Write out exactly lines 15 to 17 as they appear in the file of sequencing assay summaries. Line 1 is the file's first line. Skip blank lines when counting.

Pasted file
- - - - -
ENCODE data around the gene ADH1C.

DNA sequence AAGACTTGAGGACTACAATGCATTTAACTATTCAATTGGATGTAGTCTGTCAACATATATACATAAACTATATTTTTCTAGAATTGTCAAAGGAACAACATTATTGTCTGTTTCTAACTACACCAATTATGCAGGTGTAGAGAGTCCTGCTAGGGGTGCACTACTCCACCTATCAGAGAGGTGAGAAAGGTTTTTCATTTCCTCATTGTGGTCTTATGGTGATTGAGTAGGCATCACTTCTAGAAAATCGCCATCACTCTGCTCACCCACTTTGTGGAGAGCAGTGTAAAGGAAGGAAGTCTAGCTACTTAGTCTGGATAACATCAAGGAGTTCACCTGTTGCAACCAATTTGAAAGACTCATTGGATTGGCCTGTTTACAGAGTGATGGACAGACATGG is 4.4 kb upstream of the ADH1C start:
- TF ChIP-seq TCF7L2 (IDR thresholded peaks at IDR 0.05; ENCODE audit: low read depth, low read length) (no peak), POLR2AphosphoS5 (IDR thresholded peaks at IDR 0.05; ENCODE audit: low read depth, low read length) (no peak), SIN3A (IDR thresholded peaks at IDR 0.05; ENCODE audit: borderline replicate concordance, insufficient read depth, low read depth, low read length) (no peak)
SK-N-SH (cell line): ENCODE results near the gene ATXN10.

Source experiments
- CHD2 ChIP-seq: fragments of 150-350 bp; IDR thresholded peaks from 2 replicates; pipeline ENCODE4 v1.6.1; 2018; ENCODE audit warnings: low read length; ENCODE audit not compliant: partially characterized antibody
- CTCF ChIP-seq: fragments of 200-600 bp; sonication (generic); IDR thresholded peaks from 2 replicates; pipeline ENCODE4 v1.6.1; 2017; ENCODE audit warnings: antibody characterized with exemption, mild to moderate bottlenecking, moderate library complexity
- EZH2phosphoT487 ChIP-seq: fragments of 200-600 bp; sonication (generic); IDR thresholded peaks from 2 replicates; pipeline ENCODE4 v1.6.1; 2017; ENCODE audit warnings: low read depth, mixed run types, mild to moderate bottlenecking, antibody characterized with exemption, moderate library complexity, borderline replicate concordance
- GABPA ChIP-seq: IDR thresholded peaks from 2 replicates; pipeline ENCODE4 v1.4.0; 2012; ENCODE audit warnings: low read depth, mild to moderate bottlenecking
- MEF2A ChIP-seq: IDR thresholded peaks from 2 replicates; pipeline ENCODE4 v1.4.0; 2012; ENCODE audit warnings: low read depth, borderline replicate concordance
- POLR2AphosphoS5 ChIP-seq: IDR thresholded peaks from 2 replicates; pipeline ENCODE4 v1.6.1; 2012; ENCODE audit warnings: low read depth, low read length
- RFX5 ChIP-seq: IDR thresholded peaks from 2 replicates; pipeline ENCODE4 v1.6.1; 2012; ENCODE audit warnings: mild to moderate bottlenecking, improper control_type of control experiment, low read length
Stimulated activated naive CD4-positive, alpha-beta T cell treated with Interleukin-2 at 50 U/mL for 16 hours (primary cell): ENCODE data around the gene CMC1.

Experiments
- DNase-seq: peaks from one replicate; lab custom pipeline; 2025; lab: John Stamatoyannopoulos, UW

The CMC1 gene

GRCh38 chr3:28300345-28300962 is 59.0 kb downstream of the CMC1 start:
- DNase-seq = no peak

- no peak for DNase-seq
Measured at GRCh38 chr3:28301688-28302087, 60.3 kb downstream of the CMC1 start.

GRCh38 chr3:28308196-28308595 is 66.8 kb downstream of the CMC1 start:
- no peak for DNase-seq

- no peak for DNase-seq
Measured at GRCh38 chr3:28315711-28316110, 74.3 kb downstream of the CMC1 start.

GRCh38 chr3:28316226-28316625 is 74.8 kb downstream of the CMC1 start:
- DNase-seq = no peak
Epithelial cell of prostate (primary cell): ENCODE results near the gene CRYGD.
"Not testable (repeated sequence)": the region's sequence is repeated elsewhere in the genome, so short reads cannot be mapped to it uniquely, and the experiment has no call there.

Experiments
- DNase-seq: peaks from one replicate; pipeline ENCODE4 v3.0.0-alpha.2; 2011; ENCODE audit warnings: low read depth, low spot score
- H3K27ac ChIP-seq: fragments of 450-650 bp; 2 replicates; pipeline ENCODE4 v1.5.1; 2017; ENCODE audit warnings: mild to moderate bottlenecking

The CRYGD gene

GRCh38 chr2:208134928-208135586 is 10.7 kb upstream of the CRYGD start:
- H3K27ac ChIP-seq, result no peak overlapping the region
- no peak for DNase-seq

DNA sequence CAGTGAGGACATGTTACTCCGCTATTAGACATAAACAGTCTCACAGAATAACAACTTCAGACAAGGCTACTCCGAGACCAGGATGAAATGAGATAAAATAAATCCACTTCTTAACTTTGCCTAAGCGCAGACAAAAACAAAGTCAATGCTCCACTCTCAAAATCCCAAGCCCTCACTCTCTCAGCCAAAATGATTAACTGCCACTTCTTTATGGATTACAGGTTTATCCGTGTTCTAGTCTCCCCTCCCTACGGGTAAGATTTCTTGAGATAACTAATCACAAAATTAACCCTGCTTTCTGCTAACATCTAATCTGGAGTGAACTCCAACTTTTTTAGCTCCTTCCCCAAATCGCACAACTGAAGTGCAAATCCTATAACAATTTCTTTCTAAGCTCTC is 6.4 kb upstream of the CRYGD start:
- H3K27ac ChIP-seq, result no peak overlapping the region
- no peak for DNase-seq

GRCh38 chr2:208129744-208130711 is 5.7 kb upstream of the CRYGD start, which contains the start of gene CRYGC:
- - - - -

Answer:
- DNase-seq: peaks from one replicate; lab custom pipeline; 2025; lab: John Stamatoyannopoulos, UW

The CMC1 gene

GRCh38 chr3:28300345-28300962 is 59.0 kb downstream of the CMC1 start: